Return on Investment or value for money is becoming increasingly important for organisations that are intent on developing their own in-house solutions or wish to roll out their digital preservation service to others. As the number of organisations who identify digital preservation as a growing priority increases, there should be more potential for shared services as a sustainable approach to digital preservation. Therefore, especially if you are making the case for the development of an in-house solutions, you should consider both the value for money and whether rolling out this services to others is a viable option in the longer term?
SCAPE Project Case Studies
Example text from SCAPE Project case studies with discussion notes Use this to see how benefits can be developed and articulated within a particular use case.
An example of business benefits.
Implementation of a quality assurance process for digitised masters, based on the application of Jpylyzer, will facilitate a move from TIFF to JP2 for the storage of digitised masters from mass digitisation (1million+ pages) projects. It will generate the following benefits:
- A reduction in storage costs of 80%, enabling a further 1 million pages to be digitised
- Supporting key organisational objective 3: "Significantly increase access to the collections by implementing digitisation of at least 5 million pages of our collection"
- Mitigation of key long term digital preservation risks
- Supporting key organisational objective 2: "Preserve and provide access to our collections for future generations of researchers"
- Improved quality of digitisation results and improved efficiency of their generation via the use of cutting edge quality assurance technology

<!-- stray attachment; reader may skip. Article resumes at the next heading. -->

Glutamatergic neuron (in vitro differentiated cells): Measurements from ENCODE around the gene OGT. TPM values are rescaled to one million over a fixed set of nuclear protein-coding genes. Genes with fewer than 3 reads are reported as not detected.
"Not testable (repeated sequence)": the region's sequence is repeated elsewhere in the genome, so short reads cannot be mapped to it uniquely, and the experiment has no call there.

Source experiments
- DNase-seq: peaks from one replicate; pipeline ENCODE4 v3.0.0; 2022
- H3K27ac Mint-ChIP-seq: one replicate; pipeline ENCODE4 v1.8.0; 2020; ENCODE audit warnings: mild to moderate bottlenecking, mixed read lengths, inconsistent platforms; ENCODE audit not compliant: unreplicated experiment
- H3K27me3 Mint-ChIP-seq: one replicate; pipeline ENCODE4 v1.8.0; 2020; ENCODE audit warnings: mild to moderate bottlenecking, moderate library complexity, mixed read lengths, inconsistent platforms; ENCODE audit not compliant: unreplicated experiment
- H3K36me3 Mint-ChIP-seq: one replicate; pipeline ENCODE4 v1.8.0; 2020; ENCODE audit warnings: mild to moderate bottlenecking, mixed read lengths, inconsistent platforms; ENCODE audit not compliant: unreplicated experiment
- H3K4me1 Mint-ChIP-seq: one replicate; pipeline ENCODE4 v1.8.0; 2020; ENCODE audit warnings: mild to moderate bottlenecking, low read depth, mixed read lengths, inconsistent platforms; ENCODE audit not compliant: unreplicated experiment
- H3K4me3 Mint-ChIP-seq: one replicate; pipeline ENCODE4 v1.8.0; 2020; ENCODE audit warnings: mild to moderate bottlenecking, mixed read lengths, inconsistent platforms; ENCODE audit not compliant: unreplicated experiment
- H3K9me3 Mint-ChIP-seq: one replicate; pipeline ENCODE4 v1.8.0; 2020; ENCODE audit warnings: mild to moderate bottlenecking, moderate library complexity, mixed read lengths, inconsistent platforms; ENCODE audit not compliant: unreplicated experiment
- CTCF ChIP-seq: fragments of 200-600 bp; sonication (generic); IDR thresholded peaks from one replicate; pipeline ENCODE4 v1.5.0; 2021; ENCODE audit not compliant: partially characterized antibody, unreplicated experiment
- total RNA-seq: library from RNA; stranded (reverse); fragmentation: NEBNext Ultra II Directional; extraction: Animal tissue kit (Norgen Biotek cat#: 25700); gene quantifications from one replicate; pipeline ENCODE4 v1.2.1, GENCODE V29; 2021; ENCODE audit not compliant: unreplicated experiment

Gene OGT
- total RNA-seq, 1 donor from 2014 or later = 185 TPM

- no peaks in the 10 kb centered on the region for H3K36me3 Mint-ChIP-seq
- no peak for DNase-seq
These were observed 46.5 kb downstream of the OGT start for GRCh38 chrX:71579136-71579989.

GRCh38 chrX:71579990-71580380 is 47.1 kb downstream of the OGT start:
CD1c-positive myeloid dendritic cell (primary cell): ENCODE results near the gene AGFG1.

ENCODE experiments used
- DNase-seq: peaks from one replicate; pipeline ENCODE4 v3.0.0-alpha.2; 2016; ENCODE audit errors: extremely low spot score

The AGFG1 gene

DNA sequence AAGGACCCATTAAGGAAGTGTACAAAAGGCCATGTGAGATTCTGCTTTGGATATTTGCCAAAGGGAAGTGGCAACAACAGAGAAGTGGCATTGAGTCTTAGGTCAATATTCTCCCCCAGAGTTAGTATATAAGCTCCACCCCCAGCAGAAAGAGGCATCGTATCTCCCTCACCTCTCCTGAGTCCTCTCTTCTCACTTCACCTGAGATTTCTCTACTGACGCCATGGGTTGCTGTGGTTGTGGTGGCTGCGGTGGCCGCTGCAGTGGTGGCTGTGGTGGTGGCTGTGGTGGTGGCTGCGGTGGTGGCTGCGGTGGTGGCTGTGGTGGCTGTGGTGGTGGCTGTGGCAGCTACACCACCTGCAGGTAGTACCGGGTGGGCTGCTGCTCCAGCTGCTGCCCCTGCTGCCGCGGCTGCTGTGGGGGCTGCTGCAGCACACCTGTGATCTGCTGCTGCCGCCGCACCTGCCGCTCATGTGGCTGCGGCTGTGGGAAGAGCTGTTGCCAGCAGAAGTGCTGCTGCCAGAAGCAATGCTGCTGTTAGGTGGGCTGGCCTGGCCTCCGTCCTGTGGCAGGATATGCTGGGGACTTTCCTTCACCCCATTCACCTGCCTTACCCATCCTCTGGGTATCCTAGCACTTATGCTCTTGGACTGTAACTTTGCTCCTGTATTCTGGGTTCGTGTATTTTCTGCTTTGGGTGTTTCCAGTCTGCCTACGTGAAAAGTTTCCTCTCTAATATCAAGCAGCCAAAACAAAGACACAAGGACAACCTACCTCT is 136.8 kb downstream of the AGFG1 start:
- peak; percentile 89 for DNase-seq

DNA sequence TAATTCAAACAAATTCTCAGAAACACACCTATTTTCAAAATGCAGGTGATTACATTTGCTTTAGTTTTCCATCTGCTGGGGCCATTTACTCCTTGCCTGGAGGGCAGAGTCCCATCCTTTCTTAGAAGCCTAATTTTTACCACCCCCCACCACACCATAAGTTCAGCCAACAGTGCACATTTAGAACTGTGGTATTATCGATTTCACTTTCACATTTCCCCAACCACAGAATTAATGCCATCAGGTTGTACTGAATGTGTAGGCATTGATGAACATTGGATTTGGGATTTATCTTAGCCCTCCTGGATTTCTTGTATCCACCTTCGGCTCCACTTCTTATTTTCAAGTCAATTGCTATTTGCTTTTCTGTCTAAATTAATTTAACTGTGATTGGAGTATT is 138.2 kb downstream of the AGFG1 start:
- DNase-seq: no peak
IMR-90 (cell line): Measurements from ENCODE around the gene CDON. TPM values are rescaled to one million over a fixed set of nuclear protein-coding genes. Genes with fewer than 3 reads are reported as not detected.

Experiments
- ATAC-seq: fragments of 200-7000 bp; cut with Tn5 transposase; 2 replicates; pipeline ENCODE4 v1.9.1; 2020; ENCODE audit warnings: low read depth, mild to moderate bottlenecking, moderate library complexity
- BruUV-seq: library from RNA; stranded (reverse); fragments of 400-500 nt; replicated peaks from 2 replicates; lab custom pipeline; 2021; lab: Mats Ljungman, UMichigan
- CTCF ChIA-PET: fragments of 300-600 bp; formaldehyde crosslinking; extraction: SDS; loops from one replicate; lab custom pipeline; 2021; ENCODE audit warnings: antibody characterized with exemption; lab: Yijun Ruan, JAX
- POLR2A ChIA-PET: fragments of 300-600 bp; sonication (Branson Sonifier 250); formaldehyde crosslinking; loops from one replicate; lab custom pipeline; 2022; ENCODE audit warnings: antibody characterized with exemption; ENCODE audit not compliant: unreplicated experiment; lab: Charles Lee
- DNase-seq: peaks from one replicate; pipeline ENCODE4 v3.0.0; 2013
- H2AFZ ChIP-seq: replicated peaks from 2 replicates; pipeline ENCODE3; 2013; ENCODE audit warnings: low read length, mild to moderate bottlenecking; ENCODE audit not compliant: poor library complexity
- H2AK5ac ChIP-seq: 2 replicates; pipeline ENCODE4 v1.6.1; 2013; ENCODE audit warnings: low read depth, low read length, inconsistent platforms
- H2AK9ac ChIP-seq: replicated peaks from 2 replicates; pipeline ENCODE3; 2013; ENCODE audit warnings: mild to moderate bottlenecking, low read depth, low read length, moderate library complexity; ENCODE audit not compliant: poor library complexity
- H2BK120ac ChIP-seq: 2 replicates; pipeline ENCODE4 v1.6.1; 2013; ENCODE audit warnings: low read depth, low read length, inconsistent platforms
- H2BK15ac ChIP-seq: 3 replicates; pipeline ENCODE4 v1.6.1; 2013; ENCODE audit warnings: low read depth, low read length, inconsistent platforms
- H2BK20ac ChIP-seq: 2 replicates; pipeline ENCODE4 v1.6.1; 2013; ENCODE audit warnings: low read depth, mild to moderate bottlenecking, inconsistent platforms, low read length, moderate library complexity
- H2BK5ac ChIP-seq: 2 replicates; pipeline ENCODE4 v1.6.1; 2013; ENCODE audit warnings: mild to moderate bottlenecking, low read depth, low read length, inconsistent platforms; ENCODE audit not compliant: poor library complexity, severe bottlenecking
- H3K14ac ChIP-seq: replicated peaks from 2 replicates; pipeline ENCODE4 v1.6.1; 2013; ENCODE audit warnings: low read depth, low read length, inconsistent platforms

- Supporting key organisational objective 5: "Deliver organisational change, through the use of new techniques and technology, enhancing our reputation by doing more with less"
Discussion notes explaining the approach in developing the Business Benefits example, above.
This example benefits section distils a range of possible benefits down to three really important issues for this organisation, as shown by close alignment with the organisational objectives. Reduce costs/do more, ensure preservation, and improve quality/efficiency. The benefits in this case are pitched in the context of the wider operation of moving from the generation of TIFF to JP2 masters, rather than just the specifics of the preservation issues. Benefits tied primarily to long term preservation will often also be linked to quality and cost. Improved quality tends to result from better managed and validated processes that follow a sensible policy. Depending on the stakeholder(s) in question this might be viewed as more significant and immediate than preservation benefits, as hence be considered more favourably.
A reduction in costs could simply save money from the storage and preservation budget, or it could expressly be used to enable more digitisation (more realistic in practice if digitisation, preservation and initial storage are all initially covered by the same capital investment). This could be crucial in making a strong case to the most important stakeholders. In this example, freeing up resources to enable extra digitisation aligns well with a crucial organisational objective.